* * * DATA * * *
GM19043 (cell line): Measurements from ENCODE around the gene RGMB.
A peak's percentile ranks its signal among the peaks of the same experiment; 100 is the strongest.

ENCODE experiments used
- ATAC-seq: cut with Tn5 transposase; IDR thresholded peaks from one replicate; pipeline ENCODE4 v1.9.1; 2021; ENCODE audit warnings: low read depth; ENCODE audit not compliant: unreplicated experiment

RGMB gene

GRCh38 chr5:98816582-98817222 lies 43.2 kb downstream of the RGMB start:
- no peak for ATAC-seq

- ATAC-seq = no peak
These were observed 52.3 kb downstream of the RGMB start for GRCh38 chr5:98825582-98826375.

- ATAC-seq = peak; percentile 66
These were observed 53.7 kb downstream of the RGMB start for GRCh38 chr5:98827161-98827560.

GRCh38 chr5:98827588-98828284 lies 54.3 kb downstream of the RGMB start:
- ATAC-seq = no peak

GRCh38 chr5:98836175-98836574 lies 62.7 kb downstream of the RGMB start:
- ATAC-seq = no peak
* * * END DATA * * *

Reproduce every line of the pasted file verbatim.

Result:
GM19043 (cell line): Measurements from ENCODE around the gene RGMB.
A peak's percentile ranks its signal among the peaks of the same experiment; 100 is the strongest.

ENCODE experiments used
- ATAC-seq: cut with Tn5 transposase; IDR thresholded peaks from one replicate; pipeline ENCODE4 v1.9.1; 2021; ENCODE audit warnings: low read depth; ENCODE audit not compliant: unreplicated experiment

RGMB gene

GRCh38 chr5:98816582-98817222 lies 43.2 kb downstream of the RGMB start:
- no peak for ATAC-seq

- ATAC-seq = no peak
These were observed 52.3 kb downstream of the RGMB start for GRCh38 chr5:98825582-98826375.

- ATAC-seq = peak; percentile 66
These were observed 53.7 kb downstream of the RGMB start for GRCh38 chr5:98827161-98827560.

GRCh38 chr5:98827588-98828284 lies 54.3 kb downstream of the RGMB start:
- ATAC-seq = no peak

GRCh38 chr5:98836175-98836574 lies 62.7 kb downstream of the RGMB start:
- ATAC-seq = no peak